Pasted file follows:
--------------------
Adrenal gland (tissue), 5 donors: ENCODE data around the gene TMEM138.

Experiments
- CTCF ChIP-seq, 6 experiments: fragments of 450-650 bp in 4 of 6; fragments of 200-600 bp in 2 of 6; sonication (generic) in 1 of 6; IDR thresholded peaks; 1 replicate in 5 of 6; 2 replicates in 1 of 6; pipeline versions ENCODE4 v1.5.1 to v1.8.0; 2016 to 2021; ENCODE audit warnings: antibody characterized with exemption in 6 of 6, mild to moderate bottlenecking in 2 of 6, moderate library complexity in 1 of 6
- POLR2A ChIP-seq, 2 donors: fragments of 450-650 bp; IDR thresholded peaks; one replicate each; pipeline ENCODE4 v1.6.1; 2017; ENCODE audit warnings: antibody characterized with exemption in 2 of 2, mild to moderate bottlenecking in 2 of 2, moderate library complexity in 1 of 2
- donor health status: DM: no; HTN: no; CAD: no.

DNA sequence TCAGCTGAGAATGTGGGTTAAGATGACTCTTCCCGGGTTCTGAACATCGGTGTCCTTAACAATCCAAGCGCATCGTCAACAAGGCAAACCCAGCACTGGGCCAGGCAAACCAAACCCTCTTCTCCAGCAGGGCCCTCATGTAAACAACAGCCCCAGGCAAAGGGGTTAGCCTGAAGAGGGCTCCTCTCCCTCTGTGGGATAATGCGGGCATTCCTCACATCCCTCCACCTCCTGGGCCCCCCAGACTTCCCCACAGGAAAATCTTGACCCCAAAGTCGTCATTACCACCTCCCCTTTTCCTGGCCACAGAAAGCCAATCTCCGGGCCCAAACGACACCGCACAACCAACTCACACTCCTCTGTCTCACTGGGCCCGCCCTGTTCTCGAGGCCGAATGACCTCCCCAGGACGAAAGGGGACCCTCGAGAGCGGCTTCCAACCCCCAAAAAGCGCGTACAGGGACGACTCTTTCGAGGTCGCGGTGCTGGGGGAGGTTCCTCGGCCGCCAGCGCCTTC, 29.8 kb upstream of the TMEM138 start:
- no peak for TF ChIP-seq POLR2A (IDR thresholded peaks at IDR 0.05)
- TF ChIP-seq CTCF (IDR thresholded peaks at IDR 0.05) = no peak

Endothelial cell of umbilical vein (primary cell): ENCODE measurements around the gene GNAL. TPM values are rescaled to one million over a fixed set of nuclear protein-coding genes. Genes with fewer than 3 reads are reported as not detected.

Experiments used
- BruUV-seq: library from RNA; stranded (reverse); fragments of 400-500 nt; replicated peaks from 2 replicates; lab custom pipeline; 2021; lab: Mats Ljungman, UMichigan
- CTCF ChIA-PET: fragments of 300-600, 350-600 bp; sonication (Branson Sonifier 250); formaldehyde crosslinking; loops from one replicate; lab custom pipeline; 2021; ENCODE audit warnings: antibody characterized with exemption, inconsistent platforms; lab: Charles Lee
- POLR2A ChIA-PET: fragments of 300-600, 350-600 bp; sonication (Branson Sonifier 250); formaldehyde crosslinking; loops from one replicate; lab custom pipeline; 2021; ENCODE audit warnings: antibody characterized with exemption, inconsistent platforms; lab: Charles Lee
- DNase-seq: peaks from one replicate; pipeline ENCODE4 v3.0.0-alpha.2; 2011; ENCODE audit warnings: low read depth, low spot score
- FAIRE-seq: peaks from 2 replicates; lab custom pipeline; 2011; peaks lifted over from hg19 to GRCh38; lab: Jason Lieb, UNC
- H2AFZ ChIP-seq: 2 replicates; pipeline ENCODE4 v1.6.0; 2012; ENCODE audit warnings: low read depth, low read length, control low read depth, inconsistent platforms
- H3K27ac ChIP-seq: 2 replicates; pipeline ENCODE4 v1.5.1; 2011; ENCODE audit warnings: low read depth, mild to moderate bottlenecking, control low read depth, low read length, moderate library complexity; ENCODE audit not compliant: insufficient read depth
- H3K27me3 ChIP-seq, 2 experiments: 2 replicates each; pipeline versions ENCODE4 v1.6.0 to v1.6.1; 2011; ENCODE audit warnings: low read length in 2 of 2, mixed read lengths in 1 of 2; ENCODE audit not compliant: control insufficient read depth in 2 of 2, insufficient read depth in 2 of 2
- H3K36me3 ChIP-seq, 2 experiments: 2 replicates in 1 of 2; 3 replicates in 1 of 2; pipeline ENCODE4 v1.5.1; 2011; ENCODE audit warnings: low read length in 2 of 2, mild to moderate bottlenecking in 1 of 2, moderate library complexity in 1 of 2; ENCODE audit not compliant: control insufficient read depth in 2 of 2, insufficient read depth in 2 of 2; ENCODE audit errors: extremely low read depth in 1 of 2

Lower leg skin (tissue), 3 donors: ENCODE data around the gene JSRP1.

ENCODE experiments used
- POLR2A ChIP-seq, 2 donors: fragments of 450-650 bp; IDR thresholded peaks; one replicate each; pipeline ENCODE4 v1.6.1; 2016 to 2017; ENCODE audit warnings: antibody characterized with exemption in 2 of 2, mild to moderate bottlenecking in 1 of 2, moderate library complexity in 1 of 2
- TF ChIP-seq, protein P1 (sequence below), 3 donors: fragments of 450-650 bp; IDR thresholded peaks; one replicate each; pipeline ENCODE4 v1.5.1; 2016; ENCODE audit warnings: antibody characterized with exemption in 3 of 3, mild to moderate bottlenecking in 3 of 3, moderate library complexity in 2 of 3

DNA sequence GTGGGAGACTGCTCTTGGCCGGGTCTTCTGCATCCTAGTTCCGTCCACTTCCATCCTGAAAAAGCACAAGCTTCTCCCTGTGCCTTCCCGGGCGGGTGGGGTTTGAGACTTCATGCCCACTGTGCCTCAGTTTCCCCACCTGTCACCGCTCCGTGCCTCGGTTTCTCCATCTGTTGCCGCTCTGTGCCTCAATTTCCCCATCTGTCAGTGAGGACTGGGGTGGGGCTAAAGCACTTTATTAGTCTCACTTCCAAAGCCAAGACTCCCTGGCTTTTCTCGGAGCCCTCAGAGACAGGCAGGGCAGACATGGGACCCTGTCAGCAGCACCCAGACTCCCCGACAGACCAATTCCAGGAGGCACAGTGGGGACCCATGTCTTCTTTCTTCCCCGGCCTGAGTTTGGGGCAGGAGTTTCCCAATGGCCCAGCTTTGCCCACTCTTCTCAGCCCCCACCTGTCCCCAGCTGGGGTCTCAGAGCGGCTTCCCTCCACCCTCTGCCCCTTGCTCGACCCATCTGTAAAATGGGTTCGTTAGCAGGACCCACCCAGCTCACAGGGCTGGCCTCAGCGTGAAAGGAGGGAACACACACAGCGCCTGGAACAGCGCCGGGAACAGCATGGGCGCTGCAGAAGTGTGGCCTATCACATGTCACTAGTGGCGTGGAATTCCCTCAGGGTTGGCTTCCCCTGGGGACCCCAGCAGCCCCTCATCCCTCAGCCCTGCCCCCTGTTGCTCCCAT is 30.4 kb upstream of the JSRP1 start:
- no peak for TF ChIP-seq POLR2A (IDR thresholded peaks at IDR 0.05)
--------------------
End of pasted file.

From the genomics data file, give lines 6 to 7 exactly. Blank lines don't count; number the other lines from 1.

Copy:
DNA sequence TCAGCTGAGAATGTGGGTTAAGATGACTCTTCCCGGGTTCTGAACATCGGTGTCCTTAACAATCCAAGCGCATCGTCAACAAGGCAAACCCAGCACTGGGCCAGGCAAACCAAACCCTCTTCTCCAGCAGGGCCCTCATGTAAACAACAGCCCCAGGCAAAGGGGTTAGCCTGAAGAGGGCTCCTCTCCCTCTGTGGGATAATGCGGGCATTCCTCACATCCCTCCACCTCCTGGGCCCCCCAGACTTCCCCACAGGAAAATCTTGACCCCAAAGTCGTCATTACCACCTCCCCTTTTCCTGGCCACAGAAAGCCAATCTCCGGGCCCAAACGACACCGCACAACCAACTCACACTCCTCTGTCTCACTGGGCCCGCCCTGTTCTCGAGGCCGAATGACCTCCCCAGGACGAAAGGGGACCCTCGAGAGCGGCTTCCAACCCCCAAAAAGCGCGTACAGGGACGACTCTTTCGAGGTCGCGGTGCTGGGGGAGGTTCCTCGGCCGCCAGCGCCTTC, 29.8 kb upstream of the TMEM138 start:
- no peak for TF ChIP-seq POLR2A (IDR thresholded peaks at IDR 0.05)